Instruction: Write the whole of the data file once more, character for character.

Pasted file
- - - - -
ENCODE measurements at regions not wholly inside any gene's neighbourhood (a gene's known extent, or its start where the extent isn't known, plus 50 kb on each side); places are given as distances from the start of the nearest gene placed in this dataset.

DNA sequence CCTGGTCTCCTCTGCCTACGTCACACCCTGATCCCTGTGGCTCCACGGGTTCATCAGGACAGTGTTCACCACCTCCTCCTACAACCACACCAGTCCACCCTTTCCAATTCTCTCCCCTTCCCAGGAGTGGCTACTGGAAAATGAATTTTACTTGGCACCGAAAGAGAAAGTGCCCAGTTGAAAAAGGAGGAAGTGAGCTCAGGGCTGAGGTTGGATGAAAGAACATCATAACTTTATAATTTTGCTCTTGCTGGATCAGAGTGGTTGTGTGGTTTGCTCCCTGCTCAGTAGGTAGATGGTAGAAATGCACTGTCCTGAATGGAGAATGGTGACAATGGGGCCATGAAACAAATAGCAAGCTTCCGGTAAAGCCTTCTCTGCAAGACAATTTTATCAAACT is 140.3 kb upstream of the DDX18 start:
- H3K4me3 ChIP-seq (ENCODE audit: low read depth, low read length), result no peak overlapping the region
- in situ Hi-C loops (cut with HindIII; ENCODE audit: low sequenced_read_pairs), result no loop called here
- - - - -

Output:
ENCODE measurements at regions not wholly inside any gene's neighbourhood (a gene's known extent, or its start where the extent isn't known, plus 50 kb on each side); places are given as distances from the start of the nearest gene placed in this dataset.

DNA sequence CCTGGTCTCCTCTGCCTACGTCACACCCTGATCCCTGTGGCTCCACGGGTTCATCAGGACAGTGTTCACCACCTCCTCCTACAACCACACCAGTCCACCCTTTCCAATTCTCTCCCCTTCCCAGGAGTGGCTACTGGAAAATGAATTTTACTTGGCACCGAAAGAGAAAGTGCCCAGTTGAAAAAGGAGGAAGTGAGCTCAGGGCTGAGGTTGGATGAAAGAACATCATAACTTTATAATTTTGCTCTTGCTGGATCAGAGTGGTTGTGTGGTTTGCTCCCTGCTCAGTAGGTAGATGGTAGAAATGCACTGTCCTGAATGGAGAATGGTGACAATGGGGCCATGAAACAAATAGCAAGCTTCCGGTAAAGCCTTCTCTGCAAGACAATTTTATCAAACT is 140.3 kb upstream of the DDX18 start:
- H3K4me3 ChIP-seq (ENCODE audit: low read depth, low read length), result no peak overlapping the region
- in situ Hi-C loops (cut with HindIII; ENCODE audit: low sequenced_read_pairs), result no loop called here